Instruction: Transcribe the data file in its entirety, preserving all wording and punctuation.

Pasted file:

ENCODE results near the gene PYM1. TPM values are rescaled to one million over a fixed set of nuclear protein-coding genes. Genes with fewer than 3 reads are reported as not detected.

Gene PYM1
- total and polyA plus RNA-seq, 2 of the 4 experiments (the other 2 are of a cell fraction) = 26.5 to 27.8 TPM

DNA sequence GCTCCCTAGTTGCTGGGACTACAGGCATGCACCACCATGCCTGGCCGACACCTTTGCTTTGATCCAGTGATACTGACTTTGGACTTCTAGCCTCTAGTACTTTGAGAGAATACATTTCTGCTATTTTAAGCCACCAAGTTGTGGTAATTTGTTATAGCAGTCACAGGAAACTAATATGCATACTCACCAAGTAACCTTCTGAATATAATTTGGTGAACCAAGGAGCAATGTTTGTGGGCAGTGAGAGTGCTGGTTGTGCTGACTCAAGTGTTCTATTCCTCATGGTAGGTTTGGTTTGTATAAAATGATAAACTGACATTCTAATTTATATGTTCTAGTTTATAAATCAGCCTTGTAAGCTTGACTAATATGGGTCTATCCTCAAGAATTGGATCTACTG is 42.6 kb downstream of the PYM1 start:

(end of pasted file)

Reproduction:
ENCODE results near the gene PYM1. TPM values are rescaled to one million over a fixed set of nuclear protein-coding genes. Genes with fewer than 3 reads are reported as not detected.

Gene PYM1
- total and polyA plus RNA-seq, 2 of the 4 experiments (the other 2 are of a cell fraction) = 26.5 to 27.8 TPM

DNA sequence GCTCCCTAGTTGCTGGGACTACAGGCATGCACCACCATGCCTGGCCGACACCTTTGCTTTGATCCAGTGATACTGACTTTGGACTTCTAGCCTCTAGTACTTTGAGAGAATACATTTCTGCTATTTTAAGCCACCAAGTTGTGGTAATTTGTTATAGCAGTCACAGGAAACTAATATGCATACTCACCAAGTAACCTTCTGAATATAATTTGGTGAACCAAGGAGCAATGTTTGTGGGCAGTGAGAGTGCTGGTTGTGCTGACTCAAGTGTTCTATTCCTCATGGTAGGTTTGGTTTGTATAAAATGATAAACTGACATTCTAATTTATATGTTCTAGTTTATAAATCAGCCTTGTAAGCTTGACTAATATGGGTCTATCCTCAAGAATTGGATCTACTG is 42.6 kb downstream of the PYM1 start: